Several new government regulations are set to take effect in 2016 during President Barack Obama’s final year in office, The Hill reports.
Obama vowed in his final press conference of the year to “leave it out all on the field” as he works to leave his legacy, and many of the new regulations deal with protection of the public, including consumers, employees and even users of e-cigarettes.
Here is a list of some of the expected new regulations:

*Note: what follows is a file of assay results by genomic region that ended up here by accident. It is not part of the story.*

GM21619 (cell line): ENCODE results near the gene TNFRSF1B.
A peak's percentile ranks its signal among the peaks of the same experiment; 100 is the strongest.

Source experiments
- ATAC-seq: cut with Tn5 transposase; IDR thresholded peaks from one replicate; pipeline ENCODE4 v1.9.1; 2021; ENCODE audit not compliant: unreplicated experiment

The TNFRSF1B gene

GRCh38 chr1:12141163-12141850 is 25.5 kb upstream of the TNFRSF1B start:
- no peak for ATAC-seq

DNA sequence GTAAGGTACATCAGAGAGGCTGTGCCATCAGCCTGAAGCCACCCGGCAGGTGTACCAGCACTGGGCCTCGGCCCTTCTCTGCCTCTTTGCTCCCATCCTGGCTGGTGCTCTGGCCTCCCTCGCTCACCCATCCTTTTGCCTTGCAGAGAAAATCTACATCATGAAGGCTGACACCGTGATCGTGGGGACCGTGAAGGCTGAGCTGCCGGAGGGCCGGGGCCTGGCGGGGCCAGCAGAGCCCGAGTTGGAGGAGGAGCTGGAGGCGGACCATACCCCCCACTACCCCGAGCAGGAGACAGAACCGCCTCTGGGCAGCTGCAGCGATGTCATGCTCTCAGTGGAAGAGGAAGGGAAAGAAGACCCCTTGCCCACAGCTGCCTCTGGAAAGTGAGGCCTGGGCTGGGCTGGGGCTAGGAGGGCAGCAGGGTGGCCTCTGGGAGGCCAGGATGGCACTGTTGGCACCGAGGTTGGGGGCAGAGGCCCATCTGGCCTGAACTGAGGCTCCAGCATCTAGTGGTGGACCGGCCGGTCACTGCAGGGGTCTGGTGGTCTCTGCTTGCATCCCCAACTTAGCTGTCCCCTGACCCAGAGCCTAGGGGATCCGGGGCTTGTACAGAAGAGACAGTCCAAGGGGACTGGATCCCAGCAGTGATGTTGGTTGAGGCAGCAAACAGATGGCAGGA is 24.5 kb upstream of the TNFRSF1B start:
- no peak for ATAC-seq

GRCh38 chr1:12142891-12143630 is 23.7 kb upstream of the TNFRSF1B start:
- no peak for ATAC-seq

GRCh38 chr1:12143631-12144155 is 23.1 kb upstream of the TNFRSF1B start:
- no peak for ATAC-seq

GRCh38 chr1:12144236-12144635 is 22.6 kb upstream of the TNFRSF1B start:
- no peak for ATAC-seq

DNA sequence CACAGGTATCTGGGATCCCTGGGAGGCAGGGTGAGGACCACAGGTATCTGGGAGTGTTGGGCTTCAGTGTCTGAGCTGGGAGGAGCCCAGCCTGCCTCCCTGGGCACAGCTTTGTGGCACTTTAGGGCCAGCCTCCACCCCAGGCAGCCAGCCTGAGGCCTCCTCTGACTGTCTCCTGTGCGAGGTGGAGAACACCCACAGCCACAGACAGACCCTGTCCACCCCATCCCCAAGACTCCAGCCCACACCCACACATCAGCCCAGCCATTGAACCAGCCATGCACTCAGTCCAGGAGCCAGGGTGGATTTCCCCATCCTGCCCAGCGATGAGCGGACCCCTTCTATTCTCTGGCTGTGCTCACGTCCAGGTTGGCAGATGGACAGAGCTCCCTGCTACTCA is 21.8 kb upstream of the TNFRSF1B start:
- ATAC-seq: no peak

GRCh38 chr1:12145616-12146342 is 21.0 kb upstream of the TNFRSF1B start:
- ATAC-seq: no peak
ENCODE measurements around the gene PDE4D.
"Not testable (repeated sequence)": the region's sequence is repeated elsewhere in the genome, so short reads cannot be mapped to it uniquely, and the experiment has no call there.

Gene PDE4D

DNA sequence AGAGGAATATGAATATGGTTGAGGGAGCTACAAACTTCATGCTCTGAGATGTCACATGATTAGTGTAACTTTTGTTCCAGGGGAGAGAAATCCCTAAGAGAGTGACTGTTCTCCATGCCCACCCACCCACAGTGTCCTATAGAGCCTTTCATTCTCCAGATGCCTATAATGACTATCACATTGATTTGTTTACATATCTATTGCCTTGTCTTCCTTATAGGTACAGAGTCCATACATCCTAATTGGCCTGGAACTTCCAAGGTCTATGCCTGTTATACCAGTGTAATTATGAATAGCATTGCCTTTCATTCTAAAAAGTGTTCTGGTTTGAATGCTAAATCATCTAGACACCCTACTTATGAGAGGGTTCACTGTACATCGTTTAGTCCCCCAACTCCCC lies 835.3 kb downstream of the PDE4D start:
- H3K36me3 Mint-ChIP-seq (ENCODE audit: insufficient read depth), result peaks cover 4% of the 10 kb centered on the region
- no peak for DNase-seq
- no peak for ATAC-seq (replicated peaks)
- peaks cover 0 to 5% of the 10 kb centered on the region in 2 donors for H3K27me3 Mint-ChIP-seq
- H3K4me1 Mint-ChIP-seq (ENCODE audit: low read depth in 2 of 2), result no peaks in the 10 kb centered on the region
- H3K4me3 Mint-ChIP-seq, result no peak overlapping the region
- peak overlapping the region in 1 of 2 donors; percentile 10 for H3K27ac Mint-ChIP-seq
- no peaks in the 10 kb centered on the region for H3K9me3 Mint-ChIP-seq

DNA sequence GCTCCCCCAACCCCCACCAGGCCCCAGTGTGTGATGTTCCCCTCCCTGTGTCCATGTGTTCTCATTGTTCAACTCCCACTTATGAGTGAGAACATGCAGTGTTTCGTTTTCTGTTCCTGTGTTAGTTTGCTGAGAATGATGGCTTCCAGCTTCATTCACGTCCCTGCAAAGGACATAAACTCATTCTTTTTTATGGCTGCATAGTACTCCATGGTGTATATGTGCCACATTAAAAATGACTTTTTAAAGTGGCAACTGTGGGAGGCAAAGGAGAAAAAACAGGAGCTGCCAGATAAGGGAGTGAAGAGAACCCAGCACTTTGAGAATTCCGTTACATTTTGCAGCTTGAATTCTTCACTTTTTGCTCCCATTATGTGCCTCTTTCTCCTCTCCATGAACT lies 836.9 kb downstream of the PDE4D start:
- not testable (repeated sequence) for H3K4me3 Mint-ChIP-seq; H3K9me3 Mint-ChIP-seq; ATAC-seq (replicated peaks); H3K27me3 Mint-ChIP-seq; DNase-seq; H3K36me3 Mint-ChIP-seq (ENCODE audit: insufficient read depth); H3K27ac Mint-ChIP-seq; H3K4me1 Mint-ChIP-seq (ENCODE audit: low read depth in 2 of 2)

Arbitration: The Consumer Financial Protection Bureau may propose rules to allow consumers to join a class-action lawsuit against financial companies rather than having to submit to arbitration with credit card and cell phone companies, among others. Cigars and e-cigarettes: Manufacturers say that a proposal to require retroactive approval from the Food and Drug Administration for any product introduced after February 15, 2007 would put them out of business. But health groups favor the rules, which already have missed an extended deadline in November. Silica dust: The Department of Labor has been working on rules to protect construction workers from the lung disease silicosis since 1997. It sent its final rule to the Office and Management and Budget last week, with review expected to take up to 90 days. Workplace injuries: The OMB is expected early in the year to pass a Labor Department rule requiring employers to keep a record of workplace injuries and illnesses. Overtime pay: A possible change in overtime pay for some white-collar workers could go into effect mid-year. Obama signed an executive order in May that all such workers earning less than $50,000 a year would be eligible. Payday loans: The Consumer Financial Protection Bureau plans new rules in February that would require payday lenders to consider a borrower’s ability to repay, limit short-term credits to 45 days and establish a 60-day “cooling off” period after a borrower has taken out three such loans in a row. Food: New rules are expected in March from the Food and Drug administration that will require shippers, carriers and receivers of human and animal food to use sanitary practices that prevent contamination. Financial advice: A new rule by the Labor Department is expected to require financial advisers to disclose more about how they are compensated for their advice. Methane: New EPA rules, set for June, would limit methane emissions by oil and gas producers. Drillers would have to use new technologies to track and block leaks.